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CROP WATCH

By Staff | Apr 20, 2012

Finally after nine months of waiting, the first general rain fell over western Iowa and much of the state.

The amounts reported range from a low of four-tenths to more than 4 inches with many sites recording 2 t o 2.5 inches falling from Friday night to early Sunday morning.

Unfortunately, several of those storms contained twisters that tore up a few towns and many dwellings. This came at a time when farmers were all wondering exactly what to do during this time when it seemed too early to plant, too dry for this time of year and ground conditions were perfect.

At least now we can set our internal cropping clocks and things will seem more normal.

Larry Acker and several other meteorologists had predicted this cooler and wetter period for mid- to late-April and it seems to be coming true.

One difference this year is that the soils have to be warmer several inches down than in most years.

So for now it appears that as the soils dry every planter in the Midwest will be going as many hours per day as humanly possible.

Jack Frost paid a visit to 13 states in the central U.S. last week.

The seven-day forecasts did a great job of showing where the cold air masses were going to be each night and were accurate.

Fruit growers were well aware of those forecasts and were either darn nervous or actively instituting management tactics to avert disaster.

As a few days have passed more signs of what happened or didn’t happen are appearing.

Around Iowa the reports tell that some vineyards are estimating that they have lost 80 percent of their expected grape crop.

That could be serious for them if they are dependent on locally grown grapes to make wine. I noticed here that the maple tree leaves fared well, the oaks did okay, and the leaves of the hackberries, pecans, and coffee trees got fried.

What I was worried about were the apples, peaches, plums and cherries. The small fruits must have contained enough sugar to prevent freezing since they all appear to be fine along U.S. Highway 30.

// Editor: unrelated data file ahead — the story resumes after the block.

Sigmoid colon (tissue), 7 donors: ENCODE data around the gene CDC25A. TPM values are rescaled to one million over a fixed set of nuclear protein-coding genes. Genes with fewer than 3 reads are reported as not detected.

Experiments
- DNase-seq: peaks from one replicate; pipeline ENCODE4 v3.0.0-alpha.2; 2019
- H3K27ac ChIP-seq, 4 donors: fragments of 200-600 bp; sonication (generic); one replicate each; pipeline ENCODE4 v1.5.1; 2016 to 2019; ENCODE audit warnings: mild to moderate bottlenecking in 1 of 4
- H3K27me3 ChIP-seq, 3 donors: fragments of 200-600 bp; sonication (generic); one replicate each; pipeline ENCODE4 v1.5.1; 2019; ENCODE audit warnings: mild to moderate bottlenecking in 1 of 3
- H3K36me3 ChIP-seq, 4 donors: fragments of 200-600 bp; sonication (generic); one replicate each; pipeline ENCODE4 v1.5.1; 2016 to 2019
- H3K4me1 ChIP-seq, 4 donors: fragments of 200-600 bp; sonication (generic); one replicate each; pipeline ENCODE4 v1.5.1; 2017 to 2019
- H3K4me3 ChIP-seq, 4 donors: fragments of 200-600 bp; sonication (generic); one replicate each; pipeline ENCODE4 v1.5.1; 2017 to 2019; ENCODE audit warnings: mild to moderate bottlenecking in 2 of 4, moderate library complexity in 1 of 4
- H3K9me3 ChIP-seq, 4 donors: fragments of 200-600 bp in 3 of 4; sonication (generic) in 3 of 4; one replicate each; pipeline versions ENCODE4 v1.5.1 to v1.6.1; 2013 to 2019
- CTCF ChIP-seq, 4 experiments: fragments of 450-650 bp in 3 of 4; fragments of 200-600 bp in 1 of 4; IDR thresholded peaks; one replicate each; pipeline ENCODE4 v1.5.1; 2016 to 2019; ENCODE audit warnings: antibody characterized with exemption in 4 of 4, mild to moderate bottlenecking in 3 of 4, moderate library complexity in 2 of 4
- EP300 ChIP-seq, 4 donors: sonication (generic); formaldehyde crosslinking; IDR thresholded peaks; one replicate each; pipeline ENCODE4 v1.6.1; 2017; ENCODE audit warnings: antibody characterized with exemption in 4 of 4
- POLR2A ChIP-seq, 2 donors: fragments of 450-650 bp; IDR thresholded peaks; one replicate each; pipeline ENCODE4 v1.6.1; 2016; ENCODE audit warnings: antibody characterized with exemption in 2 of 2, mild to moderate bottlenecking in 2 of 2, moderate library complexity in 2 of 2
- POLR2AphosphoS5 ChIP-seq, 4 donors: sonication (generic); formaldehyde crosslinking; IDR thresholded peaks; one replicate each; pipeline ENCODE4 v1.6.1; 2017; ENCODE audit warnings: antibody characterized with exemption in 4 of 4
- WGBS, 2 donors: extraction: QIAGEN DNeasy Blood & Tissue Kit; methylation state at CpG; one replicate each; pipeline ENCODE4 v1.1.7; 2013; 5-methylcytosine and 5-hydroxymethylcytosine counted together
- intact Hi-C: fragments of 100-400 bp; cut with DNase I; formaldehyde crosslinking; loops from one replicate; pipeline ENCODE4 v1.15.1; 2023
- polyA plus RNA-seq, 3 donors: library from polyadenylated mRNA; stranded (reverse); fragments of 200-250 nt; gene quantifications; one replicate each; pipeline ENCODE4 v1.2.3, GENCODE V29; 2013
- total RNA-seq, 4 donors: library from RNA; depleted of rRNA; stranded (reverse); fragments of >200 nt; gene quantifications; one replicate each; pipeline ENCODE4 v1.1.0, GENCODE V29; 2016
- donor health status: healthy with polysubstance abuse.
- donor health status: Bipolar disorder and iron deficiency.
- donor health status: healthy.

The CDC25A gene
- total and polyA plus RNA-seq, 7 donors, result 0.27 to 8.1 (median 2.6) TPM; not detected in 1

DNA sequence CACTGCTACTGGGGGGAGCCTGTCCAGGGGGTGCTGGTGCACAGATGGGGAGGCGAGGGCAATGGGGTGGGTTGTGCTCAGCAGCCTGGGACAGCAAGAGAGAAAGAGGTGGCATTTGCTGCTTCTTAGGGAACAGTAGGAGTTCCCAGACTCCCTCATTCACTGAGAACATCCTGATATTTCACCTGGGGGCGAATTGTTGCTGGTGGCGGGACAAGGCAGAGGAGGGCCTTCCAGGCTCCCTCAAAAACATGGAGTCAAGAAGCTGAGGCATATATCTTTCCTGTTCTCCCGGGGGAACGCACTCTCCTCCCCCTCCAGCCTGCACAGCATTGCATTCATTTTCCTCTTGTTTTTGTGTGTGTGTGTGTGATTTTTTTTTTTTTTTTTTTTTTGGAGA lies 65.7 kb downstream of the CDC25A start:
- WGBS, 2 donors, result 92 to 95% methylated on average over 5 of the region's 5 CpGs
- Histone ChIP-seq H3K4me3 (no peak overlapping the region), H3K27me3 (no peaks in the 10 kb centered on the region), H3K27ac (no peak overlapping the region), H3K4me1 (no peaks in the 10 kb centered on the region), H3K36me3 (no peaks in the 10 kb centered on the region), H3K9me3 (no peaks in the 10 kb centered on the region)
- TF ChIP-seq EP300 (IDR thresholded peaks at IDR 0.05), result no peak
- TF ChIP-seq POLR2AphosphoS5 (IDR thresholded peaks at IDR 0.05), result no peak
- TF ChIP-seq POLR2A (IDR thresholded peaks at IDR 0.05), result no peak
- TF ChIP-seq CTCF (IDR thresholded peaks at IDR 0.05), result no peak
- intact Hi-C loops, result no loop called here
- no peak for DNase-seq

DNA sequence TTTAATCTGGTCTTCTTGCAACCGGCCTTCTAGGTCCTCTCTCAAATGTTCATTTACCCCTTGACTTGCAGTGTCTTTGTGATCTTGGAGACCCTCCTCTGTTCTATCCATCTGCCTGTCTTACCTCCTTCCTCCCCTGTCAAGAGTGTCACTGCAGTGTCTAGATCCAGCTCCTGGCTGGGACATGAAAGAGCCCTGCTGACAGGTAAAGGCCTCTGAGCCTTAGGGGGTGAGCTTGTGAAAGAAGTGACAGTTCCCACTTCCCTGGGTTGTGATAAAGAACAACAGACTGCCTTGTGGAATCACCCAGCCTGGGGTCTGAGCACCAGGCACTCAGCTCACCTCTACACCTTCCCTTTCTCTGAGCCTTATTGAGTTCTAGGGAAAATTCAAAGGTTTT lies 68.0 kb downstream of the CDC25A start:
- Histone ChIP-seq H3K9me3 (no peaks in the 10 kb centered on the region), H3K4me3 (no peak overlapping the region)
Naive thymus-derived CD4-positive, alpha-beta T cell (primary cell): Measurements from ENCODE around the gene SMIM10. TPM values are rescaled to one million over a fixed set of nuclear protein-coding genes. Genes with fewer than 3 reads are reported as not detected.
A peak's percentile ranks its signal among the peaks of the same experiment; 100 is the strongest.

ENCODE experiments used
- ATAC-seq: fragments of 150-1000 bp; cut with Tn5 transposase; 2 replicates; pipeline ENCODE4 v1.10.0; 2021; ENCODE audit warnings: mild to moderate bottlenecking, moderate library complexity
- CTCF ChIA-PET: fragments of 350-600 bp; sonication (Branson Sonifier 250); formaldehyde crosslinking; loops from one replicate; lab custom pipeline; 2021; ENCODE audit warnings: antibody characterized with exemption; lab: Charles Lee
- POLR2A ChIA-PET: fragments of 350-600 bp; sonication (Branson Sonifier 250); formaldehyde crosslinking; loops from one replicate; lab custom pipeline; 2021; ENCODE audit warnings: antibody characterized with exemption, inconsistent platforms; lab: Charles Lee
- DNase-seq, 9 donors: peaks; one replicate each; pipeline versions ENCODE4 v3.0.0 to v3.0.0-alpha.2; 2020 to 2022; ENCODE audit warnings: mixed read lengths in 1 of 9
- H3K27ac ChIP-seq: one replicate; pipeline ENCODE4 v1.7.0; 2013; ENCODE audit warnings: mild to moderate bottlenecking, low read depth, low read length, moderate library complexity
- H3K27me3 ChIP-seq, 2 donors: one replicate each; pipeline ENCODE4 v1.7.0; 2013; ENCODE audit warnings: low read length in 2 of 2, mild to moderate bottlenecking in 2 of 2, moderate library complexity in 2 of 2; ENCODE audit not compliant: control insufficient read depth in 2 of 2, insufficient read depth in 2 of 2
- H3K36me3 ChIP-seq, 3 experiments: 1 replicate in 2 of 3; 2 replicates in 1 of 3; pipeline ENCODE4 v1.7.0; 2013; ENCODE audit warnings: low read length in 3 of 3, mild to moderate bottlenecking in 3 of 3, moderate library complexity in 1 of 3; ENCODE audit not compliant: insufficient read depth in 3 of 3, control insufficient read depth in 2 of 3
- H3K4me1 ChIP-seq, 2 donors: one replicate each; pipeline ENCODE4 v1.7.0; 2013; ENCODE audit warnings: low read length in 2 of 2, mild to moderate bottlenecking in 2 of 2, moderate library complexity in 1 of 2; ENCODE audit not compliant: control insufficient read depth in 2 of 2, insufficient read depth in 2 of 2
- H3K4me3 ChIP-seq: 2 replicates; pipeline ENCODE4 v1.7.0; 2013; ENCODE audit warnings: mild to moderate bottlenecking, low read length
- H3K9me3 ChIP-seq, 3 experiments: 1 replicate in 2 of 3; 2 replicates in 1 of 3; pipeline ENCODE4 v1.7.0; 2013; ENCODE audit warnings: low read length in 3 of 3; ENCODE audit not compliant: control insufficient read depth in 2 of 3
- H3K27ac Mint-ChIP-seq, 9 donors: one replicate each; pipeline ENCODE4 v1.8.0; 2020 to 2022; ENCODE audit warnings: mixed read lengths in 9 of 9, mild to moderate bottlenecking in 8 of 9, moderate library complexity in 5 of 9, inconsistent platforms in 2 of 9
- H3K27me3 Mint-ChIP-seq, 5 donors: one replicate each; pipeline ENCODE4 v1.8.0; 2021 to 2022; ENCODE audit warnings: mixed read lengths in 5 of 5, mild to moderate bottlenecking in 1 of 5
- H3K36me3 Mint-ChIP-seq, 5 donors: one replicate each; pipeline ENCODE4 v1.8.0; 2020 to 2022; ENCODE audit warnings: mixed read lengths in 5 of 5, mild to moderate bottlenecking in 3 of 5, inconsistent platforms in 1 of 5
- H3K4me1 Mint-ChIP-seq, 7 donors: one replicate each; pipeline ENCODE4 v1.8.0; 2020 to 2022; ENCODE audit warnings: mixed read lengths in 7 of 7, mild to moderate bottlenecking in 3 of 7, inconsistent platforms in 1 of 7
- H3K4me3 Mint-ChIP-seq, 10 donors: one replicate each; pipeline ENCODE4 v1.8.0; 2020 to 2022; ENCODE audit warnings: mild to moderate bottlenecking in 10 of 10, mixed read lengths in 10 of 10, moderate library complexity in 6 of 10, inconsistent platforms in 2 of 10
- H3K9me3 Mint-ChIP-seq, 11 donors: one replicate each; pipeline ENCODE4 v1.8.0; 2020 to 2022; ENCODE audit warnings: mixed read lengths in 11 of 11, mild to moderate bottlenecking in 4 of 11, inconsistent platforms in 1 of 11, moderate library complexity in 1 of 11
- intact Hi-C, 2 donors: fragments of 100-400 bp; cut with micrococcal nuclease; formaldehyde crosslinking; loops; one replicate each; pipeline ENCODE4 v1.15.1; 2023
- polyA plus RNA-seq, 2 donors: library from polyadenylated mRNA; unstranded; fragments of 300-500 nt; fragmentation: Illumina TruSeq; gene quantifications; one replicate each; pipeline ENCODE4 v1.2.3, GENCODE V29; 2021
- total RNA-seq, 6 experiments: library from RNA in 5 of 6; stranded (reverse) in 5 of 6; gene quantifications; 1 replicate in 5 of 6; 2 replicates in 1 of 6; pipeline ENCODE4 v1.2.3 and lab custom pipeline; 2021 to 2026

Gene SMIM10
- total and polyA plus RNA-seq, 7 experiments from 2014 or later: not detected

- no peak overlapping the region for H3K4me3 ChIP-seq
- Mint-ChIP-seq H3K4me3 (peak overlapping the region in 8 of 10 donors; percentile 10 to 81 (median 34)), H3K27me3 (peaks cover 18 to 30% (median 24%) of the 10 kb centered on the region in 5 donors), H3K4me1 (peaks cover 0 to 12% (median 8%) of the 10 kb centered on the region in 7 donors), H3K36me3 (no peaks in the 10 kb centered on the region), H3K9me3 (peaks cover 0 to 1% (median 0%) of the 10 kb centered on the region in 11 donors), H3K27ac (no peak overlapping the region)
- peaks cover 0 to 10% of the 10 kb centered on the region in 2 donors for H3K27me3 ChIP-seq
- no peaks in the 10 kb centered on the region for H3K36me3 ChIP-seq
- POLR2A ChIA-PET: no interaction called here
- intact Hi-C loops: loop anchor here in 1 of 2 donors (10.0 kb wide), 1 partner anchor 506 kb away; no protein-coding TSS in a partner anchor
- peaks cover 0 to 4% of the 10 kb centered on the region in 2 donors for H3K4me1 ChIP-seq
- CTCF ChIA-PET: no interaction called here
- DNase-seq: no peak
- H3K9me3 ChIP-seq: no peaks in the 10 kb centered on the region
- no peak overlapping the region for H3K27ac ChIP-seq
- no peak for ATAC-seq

That should mean local fruit growers should be able to supply the stands and grocery stores this fall with great-tasting fruit.

Row crop damage

Reports are now coming out of Illinois about major acres of corn that were planted early, had emerged and were between spike and three leaf corn.

Reportedly 30 percent of the Illinois acres were planted during the early warm spell and some growers were completely done with their corn planting.

The 28-degree temps froze all the stuff that was above ground and even some of the plants that had not emerged, but had sent out sprouts, were frozen.

Other confirmed stories tell of major corn acres for individual growers having rotted in the ground.

Last year the best yielding corn was the stuff planted the first week of April. This year the early planting did not appear to work.

I know of a few growers and agronomists are doing their own cold tests on lots of seed from different seed companies.

What they are seeing is that the cold germ levels of some of this year’s seed corn is being affected dramatically by the long tail of last year’s Goss’ wilt infestation and nutrient levels.

Accompanying those germ tests are tissue tests that will help determine nutrient levels within the kernels.

Research out of Canada suggests that seeds low in certain nutrients will have low vigor and less energy with which to emerge and form a healthy seedling.

The last few years agronomists and growers have been seeing lots more seedlings that struggle to emerge and form one of two loops before they either emerge or fail in their attempts to emerge.

It must be easier to blame the planter or down pressure for emergence problems.

The other issue besides corn is how the winter wheat fared in eastern cornbelt states.